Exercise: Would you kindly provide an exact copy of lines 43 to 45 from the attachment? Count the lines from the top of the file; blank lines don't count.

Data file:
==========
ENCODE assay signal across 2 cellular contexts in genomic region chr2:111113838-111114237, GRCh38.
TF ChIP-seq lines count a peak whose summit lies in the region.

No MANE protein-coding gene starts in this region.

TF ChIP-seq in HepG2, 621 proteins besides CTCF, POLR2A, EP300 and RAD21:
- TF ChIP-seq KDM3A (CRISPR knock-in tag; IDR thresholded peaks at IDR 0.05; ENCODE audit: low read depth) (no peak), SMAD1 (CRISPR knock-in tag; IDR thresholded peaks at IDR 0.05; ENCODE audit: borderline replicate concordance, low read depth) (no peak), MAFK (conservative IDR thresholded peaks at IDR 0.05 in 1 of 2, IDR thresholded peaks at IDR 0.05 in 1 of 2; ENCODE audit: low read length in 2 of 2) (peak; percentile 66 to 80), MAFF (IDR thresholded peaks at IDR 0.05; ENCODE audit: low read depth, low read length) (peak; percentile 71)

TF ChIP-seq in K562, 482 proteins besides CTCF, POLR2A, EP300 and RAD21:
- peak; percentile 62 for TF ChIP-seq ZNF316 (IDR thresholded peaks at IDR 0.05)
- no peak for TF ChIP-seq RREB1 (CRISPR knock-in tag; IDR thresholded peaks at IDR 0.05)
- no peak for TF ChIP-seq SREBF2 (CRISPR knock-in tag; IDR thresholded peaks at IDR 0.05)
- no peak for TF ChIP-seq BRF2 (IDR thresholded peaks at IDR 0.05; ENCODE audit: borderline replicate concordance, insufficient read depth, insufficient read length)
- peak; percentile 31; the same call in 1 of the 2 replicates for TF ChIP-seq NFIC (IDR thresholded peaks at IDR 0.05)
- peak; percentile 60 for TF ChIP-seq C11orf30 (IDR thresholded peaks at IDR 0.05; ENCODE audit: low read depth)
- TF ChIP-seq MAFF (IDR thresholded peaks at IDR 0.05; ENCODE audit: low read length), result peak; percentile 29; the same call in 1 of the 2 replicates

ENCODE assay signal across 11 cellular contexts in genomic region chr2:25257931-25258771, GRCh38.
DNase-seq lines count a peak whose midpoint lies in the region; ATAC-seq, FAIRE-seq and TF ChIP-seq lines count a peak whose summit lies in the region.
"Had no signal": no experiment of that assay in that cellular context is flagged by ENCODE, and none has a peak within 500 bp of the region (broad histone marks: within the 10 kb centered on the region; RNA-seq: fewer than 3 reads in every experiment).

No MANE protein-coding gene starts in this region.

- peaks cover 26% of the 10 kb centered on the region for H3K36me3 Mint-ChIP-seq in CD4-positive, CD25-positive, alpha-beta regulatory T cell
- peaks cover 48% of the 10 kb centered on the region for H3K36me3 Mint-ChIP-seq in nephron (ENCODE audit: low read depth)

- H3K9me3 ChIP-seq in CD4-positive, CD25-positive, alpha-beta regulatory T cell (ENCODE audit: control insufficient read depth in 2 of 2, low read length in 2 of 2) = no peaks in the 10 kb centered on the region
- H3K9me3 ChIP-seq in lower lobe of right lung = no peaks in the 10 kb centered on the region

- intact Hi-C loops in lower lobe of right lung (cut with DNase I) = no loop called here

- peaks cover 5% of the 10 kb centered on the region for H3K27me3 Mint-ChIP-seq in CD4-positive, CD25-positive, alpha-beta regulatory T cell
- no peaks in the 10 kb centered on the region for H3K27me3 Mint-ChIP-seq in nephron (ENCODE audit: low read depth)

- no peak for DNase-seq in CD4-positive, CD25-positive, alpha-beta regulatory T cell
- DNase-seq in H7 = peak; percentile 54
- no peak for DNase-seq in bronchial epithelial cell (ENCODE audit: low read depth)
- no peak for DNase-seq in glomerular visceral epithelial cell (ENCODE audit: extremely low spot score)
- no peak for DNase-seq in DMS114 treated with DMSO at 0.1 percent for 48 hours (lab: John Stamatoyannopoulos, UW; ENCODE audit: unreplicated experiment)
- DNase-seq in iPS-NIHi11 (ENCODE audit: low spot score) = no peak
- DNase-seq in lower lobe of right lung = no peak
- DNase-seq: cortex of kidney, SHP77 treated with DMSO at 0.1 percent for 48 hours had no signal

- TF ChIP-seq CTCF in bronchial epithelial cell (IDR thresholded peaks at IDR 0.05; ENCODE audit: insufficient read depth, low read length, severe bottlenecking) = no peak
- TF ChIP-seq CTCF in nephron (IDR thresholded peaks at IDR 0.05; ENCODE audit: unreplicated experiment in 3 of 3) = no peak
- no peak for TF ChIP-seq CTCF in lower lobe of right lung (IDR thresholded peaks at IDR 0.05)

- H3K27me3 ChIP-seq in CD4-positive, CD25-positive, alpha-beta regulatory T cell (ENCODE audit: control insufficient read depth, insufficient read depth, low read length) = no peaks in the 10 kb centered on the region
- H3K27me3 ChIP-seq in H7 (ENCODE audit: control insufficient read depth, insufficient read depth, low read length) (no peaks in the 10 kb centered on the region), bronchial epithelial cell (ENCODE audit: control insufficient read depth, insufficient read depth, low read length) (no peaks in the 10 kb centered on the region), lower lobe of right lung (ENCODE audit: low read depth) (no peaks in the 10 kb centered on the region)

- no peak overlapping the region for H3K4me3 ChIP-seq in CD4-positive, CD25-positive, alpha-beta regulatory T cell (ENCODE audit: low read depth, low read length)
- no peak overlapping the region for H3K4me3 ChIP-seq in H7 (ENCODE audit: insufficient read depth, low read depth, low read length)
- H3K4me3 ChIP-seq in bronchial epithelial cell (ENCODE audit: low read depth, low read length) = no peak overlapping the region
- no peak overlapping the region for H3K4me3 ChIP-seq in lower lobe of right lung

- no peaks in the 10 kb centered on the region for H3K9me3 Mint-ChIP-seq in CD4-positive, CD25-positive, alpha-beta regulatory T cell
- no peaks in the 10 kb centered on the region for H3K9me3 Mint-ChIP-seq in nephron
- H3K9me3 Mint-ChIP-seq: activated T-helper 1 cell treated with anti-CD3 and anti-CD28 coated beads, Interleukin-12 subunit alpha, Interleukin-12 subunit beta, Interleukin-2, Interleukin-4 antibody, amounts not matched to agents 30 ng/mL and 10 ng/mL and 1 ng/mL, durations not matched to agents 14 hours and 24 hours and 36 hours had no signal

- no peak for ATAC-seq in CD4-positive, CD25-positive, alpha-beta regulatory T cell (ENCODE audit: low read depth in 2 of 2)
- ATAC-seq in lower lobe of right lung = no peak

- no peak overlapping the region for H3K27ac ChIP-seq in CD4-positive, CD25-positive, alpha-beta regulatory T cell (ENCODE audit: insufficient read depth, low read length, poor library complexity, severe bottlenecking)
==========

- no peaks in the 10 kb centered on the region for H3K9me3 Mint-ChIP-seq in nephron
- H3K9me3 Mint-ChIP-seq: activated T-helper 1 cell treated with anti-CD3 and anti-CD28 coated beads, Interleukin-12 subunit alpha, Interleukin-12 subunit beta, Interleukin-2, Interleukin-4 antibody, amounts not matched to agents 30 ng/mL and 10 ng/mL and 1 ng/mL, durations not matched to agents 14 hours and 24 hours and 36 hours had no signal

- no peak for ATAC-seq in CD4-positive, CD25-positive, alpha-beta regulatory T cell (ENCODE audit: low read depth in 2 of 2)